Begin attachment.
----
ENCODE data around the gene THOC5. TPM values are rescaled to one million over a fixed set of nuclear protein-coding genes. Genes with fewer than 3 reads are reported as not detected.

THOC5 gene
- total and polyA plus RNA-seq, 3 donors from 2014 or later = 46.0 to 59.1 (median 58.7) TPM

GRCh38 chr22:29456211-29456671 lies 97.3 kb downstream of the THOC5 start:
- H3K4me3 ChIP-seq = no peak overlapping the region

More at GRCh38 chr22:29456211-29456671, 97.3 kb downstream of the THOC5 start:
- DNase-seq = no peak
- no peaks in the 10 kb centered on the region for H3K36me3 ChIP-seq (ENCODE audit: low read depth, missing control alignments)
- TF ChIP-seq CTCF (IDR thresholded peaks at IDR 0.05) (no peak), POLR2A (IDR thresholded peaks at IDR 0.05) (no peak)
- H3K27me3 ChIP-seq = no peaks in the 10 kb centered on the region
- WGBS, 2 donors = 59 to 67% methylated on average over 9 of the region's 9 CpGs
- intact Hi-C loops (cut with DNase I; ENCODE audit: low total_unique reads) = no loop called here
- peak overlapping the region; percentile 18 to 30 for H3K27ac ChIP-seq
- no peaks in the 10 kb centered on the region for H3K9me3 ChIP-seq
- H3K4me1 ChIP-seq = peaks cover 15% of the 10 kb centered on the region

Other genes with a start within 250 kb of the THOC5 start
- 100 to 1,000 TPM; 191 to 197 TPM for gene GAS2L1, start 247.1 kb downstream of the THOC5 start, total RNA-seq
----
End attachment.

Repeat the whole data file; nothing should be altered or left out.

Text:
ENCODE data around the gene THOC5. TPM values are rescaled to one million over a fixed set of nuclear protein-coding genes. Genes with fewer than 3 reads are reported as not detected.

THOC5 gene
- total and polyA plus RNA-seq, 3 donors from 2014 or later = 46.0 to 59.1 (median 58.7) TPM

GRCh38 chr22:29456211-29456671 lies 97.3 kb downstream of the THOC5 start:
- H3K4me3 ChIP-seq = no peak overlapping the region

More at GRCh38 chr22:29456211-29456671, 97.3 kb downstream of the THOC5 start:
- DNase-seq = no peak
- no peaks in the 10 kb centered on the region for H3K36me3 ChIP-seq (ENCODE audit: low read depth, missing control alignments)
- TF ChIP-seq CTCF (IDR thresholded peaks at IDR 0.05) (no peak), POLR2A (IDR thresholded peaks at IDR 0.05) (no peak)
- H3K27me3 ChIP-seq = no peaks in the 10 kb centered on the region
- WGBS, 2 donors = 59 to 67% methylated on average over 9 of the region's 9 CpGs
- intact Hi-C loops (cut with DNase I; ENCODE audit: low total_unique reads) = no loop called here
- peak overlapping the region; percentile 18 to 30 for H3K27ac ChIP-seq
- no peaks in the 10 kb centered on the region for H3K9me3 ChIP-seq
- H3K4me1 ChIP-seq = peaks cover 15% of the 10 kb centered on the region

Other genes with a start within 250 kb of the THOC5 start
- 100 to 1,000 TPM; 191 to 197 TPM for gene GAS2L1, start 247.1 kb downstream of the THOC5 start, total RNA-seq